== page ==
Happy Wednesday and welcome back to The Spin. Today we share the latest analysis about Amazon's role in the US not meeting its inflation target and China's growing sharing economy. We can also report that Adidas is finally ending one of America's long national nightmares. Enjoy the read and feel free to share! Best, Ulrike


Double Dutch. Due to delays in construction, Canadian Hudson's Bay Company (HBC) had to postpone (in German) the opening of its first stores in Holland from August to September. The first Dutch Hudson's Bay store is going to open its doors on September 5 on Amsterdam's Rokin, followed on September 7 by two Hudson's Bay branches in Rotterdam and Den Haag. That same day, the first Dutch 3,000 sqm Saks Off 5th will premiere in a former Vroom&Dreesman location on Rotterdam's Hoogstraat 158.


Put the blame on Amazon... According to UBS, US sports retailers Foot Locker and The Finish Line will soon have to start closing their lower tier stores. Although Foot Locker CEO Richard Johnson claims not to be afraid of Amazon, a UBS Evidence Lab survey shows that for the first time this year, more consumers prefer to buy Nike on Amazon vs at Foot Locker. Nike recently announced its plan to start selling directly on Amazon. In addition to store closures, Amazon is now also being blamed for the US Federal Bank's trouble in reaching its 2 percent inflation target.

...or stand up to it. Although Amazon lures millions of customers with it's strong Prime service and top notch logistics, a handful of innovative start-ups like Dollar Shave Club, DYI site Darby Smart and trendy Chinese shoe brand 73hours are building a strong niche business based on curation, personalization and community.


China shares. China's sharing economy has gone wild. From phone chargers and handbags to blue BMWs and even napping capsules - everything, it seems, can be borrowed short term in the Land of the Red Dragon. The movement is backed by much venture capital, but it is not without risk. An umbrella sharing start-up famously lost nearly all 300,000 umbrellas, and a company renting short term napping capsules had to close down due to fire hazards.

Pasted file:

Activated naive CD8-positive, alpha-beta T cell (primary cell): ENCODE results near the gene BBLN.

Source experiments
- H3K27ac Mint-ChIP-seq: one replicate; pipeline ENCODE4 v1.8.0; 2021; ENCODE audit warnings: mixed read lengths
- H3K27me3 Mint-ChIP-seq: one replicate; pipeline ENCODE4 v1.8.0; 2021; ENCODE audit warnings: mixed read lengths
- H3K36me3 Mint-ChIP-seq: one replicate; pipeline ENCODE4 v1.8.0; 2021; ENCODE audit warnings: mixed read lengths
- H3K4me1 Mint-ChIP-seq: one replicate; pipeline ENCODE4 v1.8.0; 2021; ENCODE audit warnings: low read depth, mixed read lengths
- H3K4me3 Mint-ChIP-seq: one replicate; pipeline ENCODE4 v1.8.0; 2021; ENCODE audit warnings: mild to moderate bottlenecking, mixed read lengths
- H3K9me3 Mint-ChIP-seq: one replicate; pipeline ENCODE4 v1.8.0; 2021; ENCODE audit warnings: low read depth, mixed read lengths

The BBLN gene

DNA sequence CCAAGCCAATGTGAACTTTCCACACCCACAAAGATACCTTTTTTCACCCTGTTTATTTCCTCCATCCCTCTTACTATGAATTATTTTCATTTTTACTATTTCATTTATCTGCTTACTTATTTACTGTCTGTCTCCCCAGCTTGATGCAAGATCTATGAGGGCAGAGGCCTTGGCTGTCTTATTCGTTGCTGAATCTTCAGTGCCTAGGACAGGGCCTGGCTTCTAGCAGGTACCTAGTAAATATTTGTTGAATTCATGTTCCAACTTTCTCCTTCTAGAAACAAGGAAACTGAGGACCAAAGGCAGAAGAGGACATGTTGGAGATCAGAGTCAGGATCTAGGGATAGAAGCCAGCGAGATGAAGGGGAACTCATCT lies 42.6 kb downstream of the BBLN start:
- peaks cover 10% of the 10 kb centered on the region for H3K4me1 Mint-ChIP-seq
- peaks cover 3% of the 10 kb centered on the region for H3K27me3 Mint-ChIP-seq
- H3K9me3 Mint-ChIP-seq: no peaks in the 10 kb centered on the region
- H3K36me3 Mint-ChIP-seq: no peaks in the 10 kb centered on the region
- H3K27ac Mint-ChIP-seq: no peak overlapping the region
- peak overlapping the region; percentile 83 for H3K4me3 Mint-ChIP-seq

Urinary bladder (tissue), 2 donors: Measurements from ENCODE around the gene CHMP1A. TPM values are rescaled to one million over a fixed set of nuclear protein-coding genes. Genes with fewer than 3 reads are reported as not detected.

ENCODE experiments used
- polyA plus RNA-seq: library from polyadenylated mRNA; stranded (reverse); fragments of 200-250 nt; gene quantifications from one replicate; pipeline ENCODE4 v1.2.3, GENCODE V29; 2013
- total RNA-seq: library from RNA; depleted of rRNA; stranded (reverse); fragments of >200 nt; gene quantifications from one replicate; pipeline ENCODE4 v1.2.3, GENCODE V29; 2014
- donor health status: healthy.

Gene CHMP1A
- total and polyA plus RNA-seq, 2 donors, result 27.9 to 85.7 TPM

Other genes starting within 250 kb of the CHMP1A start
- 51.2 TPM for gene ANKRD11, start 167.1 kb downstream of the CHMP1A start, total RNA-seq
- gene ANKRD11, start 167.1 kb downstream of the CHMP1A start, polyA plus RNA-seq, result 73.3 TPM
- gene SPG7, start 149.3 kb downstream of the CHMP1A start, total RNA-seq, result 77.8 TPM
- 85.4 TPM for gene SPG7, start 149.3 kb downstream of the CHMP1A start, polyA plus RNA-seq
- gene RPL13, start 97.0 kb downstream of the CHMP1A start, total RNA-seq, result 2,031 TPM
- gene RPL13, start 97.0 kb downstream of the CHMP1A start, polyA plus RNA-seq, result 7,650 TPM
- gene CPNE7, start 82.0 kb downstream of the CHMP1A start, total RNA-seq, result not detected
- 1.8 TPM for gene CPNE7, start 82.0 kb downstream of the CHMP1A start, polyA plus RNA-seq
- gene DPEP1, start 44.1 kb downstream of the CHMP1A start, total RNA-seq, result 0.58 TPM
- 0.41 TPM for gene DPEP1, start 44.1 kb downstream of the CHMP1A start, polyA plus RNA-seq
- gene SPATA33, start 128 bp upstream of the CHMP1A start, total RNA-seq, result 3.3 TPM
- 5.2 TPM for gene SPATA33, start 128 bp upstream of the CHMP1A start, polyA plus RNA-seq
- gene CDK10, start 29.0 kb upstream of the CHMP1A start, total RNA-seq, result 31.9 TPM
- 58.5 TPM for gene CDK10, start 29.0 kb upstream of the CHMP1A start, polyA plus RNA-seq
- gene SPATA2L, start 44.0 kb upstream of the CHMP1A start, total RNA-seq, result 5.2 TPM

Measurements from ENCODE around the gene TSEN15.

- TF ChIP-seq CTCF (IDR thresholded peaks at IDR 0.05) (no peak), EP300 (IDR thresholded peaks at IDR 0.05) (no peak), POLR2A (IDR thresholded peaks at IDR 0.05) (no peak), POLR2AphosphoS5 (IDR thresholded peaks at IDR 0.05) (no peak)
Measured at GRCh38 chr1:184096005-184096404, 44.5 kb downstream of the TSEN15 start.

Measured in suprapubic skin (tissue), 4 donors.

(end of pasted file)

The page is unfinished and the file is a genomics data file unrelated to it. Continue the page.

Smartening up. While the global smart clothing market is projected to reach 4.5 billion by 2023, Global Market Insights, the market for wearable devices is expected to soar to 150 billion by 2027. Some experts expect a reversal, as soon as technology begins to allow for the garment itself to function as a sensor. While some surveys predict further growth, others expect wrist worn fitness trackers to become obsolete by then.


Ending the nightmare. Georgia Tech has chosen Adidas as the new apparel partner for its Yellow Jackets football team. The German sports giant will replace US sports brand Russell Athletic after the expiration of its current contract in June 2018, ending what some call a long national nightmare. Georgia Tech has been with Russell Athletic since 1992. The university's athletic director Todd Stansbury has also been negotiating with Nike and Under Armour.

Burning Dolls. The opening of niche brand Killer Dolls' first pop-up shop for its "In Dust We Trust" collection was a huge success. Targeting consumers who identify as "misfitss and miss legits", the artsy festival, goth and punk inspired label was launched online in 2011 and rapidly developed a large fan-base including 1.3 million followers on Instagram and an unnamed investor that just put $2 million into the company.


City of Angels. In New York, droves of models are currently flocking to Broadway and 55th Street. That's where Victoria's Secret is casting models for its upcoming Victoria's Secret Fashion Show. Spots are scarce and competition fierce. Even Gigi Hadid had to audition twice before making the cut in 2015. To catch the agents' eye, the aspiring runway stars including Hailey Baldwin and Izabel Goulart show a lot of skin, giving NYC residents a first taste of this fall's Shanghai spectacle.


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